Efficacy of Antibiotic Therapy for SAPHO Syndrome is Lost after Its Discontinuation: An Interventional Study

Gunter Assmann; Olaf Kueck; Timm Kirchhoff; Herbert Rosenthal; Jan Voswinkel; Michael Pfreundschuh; Henning Zeidler; Annette D Wagner

Disclosures

Arthritis Res Ther. 2009;11(5):R140 

In This Article

Abstract and Introduction

Abstract

Introduction The acronym SAPHO was introduced in 1987 to unify the various descriptions of a seronegative arthritis associated with skin manifestations and to show synovitis, acne, pustulosis, hyperostosis, and osteitis with and without sterile multifocal osteomyelitis. The etiology of SAPHO syndrome is unknown, but an association with infection by semipathogenic bacteria like Propionibacterium acnes has been suggested. We conducted an interventional study of SAPHO patients receiving antibiotics.
Methods Thirty-seven patients met the clinical criteria of SAPHO syndrome, 21 of them underwent a needle biopsy of the osteitis lesion, and 14 of them showed positive bacteriological cultures for P. acnes. Thirty patients (14 bacteriological positive and 16 without biopsy) were treated with antibiotics for 16 weeks. The activity of skin disease and osteitis were assessed by a physician using a scoring model (from 0 to 6). In addition, patients completed a Health Assessment Score (HAS, from 0 to 6). The erythrocyte sedimentation rate was determined and a MRI (of the osteitis lesion, radiologic activity score from 0 to 2) was performed in week 1 (W1), week 16 (W16), and week 28 (W28, 12 weeks after antibiotics).
Results Twenty-seven patients continued the medication (azithromycin, n = 25, 500 mg twice a week; clindamycin, n = 1, 300 mg daily; or doxycycline, n = 1, 100 mg daily) for 16 weeks. After W16 the scores for MRI (1.5 to 1.1, P = 0.01), skin activity (3.2 to 1.2, P = 0.01), osteitis activity (4.0 to 2.1, P = 0.02), and HAS (3.3 to 2.1, P = 0.01) decreased significantly. However, this was followed by increasing values for MRI scores (1.2 to 1.4, P = 0.08), skin activity (1.2 to 1.7, P = 0.11), osteitis activity (1.9 to 2.7, P = 0.01), and HAS (2.2 to 3.3, P = 0.02) from W16 to W28. The comparison of the scores in W1 and W28 in these 12 patients showed no significant differences.
Conclusions For the period of application, the antibiotic therapy seems to have controlled the disease. After antibiotic discontinuation, however, disease relapse was observed. SAPHO syndrome thus groups with other chronic inflammatory arthropathies with a need for permanent therapy.

Introduction

In 1987 Chamot and colleagues coined the acronym SAPHO for synovitis, acne, pustulosis, hyperostosis, and osteitis, which replaced various previously suggested descriptions of osteoarticular disease associated with skin manifestations.[1,2] The clinical feature of chronic recurrent multiple osteomyelitis (CRMO) with its typical presentation in the pediatric population justifies the inclusion of CRMO into the same nosologic group as the SAPHO syndrome according to several authors.[3,4]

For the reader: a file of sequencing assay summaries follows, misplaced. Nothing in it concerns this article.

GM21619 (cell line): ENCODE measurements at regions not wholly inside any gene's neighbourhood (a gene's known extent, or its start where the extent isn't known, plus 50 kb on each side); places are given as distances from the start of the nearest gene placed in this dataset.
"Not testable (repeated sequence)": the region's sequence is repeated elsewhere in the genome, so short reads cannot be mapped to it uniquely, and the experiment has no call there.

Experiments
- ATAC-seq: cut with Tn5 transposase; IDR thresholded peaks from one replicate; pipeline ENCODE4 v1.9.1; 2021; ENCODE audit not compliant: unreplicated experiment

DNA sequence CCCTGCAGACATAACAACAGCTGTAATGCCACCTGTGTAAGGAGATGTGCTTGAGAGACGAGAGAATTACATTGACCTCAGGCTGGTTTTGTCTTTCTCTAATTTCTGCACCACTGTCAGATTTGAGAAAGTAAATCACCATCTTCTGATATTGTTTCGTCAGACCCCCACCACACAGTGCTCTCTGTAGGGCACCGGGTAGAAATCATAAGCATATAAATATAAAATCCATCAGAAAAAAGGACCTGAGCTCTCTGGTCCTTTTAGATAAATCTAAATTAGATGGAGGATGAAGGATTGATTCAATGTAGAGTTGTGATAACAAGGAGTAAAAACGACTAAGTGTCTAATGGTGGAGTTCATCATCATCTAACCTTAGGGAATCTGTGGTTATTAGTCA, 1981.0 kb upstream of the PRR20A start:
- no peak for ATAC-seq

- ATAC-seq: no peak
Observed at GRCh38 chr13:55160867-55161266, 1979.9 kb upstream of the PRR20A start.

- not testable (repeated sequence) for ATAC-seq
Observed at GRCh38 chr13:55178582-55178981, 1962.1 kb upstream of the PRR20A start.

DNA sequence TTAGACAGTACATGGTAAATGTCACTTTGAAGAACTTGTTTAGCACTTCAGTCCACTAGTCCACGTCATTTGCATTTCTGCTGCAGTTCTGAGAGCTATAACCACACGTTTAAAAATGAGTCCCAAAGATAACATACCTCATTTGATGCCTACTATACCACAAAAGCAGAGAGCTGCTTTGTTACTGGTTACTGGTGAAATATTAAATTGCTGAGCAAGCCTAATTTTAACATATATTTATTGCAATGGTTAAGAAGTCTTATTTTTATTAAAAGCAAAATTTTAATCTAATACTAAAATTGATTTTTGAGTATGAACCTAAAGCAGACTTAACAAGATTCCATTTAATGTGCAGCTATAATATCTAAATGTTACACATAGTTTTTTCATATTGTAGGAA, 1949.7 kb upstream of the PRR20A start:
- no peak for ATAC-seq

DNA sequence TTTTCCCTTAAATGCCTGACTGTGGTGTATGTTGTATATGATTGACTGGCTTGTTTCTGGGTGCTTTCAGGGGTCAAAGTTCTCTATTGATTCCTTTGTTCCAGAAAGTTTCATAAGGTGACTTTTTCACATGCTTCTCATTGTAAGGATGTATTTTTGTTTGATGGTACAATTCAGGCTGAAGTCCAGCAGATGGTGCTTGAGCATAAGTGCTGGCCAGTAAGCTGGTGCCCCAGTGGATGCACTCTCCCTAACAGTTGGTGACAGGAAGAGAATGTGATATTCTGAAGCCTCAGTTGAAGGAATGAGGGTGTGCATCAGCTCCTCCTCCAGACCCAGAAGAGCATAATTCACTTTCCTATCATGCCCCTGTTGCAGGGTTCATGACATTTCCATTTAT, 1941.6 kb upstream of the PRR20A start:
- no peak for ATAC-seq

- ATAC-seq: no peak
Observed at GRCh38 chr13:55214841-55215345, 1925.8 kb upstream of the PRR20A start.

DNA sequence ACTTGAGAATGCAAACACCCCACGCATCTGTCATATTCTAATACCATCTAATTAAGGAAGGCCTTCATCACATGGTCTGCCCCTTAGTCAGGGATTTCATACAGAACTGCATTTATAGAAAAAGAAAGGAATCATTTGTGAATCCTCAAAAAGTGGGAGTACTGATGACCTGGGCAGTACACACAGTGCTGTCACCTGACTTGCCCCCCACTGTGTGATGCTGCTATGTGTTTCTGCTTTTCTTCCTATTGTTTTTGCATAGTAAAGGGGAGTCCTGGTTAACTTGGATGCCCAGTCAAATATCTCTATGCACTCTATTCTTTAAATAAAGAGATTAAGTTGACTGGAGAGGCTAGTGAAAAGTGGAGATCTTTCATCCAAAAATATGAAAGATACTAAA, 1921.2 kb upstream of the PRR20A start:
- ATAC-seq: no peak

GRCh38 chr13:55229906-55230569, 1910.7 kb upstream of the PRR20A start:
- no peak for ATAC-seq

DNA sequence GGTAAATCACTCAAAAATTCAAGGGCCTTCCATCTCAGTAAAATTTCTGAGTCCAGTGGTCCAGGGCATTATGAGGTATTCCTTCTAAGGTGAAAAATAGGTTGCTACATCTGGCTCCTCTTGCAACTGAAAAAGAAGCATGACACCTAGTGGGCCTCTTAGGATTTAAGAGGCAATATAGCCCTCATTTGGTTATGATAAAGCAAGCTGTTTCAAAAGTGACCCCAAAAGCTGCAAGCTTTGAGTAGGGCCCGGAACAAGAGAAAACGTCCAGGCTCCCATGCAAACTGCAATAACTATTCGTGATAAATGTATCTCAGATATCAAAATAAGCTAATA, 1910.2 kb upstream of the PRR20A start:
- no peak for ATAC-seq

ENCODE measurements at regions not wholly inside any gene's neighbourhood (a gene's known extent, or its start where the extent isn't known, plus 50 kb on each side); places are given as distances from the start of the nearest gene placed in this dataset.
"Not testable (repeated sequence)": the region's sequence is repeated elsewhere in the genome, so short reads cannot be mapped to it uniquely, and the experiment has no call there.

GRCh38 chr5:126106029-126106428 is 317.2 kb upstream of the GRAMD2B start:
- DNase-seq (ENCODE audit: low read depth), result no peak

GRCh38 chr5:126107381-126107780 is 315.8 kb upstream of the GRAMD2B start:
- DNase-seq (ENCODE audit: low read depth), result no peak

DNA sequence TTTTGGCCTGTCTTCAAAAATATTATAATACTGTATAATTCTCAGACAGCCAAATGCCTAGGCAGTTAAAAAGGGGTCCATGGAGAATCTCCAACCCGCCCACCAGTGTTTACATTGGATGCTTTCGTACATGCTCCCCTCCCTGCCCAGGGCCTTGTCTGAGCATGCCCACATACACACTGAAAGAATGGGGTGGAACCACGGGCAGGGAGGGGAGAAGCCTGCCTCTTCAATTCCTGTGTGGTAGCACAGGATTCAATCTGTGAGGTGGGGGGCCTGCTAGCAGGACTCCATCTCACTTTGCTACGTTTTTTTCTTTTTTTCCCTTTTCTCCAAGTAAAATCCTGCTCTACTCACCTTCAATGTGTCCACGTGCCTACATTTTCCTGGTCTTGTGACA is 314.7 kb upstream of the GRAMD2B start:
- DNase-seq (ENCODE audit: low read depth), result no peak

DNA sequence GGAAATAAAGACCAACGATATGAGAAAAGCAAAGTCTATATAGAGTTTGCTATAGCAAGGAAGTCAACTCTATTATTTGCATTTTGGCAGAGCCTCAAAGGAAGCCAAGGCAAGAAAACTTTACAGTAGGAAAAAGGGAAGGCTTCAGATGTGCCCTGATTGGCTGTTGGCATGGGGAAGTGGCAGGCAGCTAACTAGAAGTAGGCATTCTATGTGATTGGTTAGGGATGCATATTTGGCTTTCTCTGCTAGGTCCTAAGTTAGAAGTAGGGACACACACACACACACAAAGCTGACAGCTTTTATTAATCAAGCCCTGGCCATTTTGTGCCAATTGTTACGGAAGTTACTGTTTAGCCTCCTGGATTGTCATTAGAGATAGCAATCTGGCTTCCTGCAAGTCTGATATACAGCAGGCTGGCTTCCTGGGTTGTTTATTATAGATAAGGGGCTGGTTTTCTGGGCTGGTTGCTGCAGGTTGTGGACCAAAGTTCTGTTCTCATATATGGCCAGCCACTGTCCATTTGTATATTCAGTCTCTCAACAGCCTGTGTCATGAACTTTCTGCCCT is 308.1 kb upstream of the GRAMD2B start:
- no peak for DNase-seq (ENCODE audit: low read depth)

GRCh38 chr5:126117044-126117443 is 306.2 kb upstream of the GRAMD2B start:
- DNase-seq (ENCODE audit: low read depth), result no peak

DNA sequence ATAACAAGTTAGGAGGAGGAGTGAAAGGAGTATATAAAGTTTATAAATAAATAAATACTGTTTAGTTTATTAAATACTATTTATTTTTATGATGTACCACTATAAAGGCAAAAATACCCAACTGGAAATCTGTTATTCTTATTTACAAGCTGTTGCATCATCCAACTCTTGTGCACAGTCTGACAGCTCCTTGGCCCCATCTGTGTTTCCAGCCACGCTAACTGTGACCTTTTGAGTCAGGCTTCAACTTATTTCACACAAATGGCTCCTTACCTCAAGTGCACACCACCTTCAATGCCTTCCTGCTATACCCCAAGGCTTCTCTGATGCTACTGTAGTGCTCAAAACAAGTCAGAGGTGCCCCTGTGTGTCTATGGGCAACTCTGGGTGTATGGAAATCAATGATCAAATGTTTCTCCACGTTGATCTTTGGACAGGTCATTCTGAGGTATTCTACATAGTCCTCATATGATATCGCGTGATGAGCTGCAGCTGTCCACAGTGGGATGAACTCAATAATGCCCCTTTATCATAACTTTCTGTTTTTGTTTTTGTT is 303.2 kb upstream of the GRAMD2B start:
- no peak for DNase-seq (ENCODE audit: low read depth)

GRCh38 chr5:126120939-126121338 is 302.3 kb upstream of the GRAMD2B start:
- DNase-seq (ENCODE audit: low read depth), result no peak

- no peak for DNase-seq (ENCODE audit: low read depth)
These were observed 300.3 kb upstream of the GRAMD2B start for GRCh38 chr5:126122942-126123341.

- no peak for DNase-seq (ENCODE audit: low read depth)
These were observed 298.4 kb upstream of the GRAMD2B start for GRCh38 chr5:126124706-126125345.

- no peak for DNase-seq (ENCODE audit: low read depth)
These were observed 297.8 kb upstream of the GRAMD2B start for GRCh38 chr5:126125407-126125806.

The etiology of these diseases is still unknown. An association with infection by semipathogenic bacteria such as Propionibacterium acnes has been suggested, but the role of these bacteria is discussed controversially.[5,6] Furthermore, a part of coagulase-negative Staphyloccocus aureus as well as Haemophilus parainfluenzae and Actinomyces were reported to be associated with SAPHO syndrome.[7,8] Family-based observations and investigations of genetic variations gave rise to the hypothesis that genetic factors contribute to the development and course of the disease.[9,10] Moreover, SAPHO syndrome shows a clear overlap with several inflammatory rheumatic diseases such as ankylosing spondylitis, psoriatic arthritis, enteropathic arthritis, reactive arthritis, and undifferentiated spondyloarthritis. In 13 to 52% of SAPHO cases, radiologic findings show sacroiliitis - as in typical ankylosing spondylitis.[11] The genetic marker HLA-B27, however, is not clearly associated with SAPHO syndrome.[12,13] Clinical symptoms of psoriatic arthritis are comparable with the features of SAPHO syndrome. In some cases, psoriasis vulgaris has developed after initial typical skin changes in patients with SAPHO syndrome. The skin manifestation of acne vulgaris is not typical of psoriatic arthritis, however, and the psoriatic-typical nail dystrophy has not been reported in SAPHO patients.

Although the classification of SAPHO syndrome exists as a distinct disease entity, the overlap and similarities with other rheumatic diseases formed the basis for trials investigating antirheumatic drugs that are the accepted standard for the treatment of psoriatic arthritis and other spondyloarthritides. Studies have been published with small numbers of patients treated with nonsteroidal anti-inflammatory drugs,[14] steroids[15,16] and immunosuppressive agents that showed only partial efficacy. Investigations of methotrexate and azathioprine yielded no convincing results.[17,18] Several reports presenting promising results obtained with bisphosphonates[19–21] or biologicals like TNFα-blockers,[22,23] however, have recently been published. With regard to the possible link to an infectious etiology of SAPHO syndrome, several studies with small numbers of patients treated with antibiotics reported contradictory results.[24,25] According to these studies, the antibiotic agent of azithromycin was suggested as the most promising agent for treatment of patients with SAPHO syndrome. We have therefore conducted a prospective interventional study to evaluate the efficacy of antibiotics in patients with SAPHO syndrome.

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